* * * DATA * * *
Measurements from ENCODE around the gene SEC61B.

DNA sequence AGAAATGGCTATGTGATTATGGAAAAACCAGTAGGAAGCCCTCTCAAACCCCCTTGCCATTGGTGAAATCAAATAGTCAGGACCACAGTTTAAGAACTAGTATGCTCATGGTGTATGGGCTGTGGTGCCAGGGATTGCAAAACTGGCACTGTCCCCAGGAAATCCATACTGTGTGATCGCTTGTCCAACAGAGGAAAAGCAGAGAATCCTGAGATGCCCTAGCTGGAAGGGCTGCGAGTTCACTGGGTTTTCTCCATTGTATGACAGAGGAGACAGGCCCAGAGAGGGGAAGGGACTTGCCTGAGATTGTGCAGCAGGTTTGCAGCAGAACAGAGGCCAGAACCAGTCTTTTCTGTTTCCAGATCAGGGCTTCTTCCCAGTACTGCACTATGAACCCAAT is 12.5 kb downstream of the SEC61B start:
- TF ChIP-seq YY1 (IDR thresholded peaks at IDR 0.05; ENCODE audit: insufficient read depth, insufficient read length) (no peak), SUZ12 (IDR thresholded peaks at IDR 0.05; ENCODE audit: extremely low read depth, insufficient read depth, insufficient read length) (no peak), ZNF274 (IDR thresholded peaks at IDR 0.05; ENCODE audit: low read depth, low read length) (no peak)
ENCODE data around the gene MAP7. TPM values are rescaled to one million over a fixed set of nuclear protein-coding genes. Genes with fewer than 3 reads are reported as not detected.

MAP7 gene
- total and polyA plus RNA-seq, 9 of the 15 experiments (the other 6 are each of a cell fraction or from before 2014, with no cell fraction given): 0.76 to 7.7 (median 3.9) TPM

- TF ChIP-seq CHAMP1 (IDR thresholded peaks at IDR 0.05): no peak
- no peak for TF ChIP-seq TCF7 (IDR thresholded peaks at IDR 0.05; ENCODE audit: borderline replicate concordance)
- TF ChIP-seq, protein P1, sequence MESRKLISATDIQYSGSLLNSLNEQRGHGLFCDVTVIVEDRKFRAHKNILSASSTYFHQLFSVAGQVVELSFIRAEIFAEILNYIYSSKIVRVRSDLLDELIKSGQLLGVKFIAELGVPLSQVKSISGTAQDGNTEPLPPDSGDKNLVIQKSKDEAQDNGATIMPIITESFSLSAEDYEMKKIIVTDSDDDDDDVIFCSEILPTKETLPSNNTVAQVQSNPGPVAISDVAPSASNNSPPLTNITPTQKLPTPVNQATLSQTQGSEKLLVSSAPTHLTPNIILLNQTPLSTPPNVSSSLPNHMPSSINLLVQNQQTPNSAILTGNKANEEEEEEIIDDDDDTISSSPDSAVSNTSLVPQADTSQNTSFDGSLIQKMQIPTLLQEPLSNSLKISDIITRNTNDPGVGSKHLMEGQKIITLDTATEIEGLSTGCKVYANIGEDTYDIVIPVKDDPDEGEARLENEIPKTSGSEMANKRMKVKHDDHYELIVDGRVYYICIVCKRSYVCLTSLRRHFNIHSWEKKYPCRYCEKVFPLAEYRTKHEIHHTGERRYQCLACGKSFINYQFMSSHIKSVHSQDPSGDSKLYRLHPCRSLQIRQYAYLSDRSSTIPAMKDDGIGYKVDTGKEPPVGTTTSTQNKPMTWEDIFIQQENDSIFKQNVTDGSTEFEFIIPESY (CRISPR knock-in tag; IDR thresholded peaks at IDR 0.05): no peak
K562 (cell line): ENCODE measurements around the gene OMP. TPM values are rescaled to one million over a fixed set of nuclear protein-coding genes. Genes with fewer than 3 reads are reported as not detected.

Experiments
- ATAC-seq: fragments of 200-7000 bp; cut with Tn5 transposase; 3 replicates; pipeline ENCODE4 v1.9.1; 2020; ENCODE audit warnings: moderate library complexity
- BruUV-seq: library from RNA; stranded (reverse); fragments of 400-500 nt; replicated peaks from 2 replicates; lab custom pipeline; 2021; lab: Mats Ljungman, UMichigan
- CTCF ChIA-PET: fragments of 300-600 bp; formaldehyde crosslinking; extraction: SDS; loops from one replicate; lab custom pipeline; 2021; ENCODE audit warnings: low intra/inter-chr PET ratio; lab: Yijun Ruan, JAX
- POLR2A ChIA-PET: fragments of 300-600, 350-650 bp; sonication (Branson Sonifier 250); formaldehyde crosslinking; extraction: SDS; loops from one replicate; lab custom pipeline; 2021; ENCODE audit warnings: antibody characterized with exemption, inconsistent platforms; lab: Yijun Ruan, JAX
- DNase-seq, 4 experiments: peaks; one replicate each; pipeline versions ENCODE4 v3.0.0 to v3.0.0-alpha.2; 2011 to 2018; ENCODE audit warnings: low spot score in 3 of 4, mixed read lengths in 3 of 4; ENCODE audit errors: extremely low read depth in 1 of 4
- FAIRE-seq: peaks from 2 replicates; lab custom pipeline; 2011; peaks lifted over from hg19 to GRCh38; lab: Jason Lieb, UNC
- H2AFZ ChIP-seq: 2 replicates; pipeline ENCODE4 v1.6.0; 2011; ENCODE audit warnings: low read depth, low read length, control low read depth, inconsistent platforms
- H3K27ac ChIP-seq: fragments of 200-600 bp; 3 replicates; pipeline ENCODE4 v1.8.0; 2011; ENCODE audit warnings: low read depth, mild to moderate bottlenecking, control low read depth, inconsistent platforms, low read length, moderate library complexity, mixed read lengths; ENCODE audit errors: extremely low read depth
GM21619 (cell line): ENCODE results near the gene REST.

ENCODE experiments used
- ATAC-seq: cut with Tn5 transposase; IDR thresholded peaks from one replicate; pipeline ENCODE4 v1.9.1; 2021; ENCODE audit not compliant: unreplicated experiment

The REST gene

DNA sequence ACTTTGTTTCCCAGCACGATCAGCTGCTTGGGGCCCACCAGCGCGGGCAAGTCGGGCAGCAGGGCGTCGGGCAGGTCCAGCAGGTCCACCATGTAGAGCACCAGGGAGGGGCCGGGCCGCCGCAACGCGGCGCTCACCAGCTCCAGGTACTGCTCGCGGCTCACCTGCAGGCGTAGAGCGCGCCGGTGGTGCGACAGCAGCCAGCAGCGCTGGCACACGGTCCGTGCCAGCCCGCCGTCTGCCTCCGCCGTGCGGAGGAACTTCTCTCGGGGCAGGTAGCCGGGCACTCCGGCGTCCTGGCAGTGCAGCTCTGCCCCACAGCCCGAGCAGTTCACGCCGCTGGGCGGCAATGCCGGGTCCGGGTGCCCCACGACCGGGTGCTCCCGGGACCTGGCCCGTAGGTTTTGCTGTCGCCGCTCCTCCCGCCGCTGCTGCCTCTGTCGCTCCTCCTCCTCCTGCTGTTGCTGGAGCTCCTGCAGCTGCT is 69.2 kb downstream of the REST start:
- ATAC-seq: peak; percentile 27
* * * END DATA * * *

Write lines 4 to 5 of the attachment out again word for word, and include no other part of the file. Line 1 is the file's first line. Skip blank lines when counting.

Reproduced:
ENCODE data around the gene MAP7. TPM values are rescaled to one million over a fixed set of nuclear protein-coding genes. Genes with fewer than 3 reads are reported as not detected.

MAP7 gene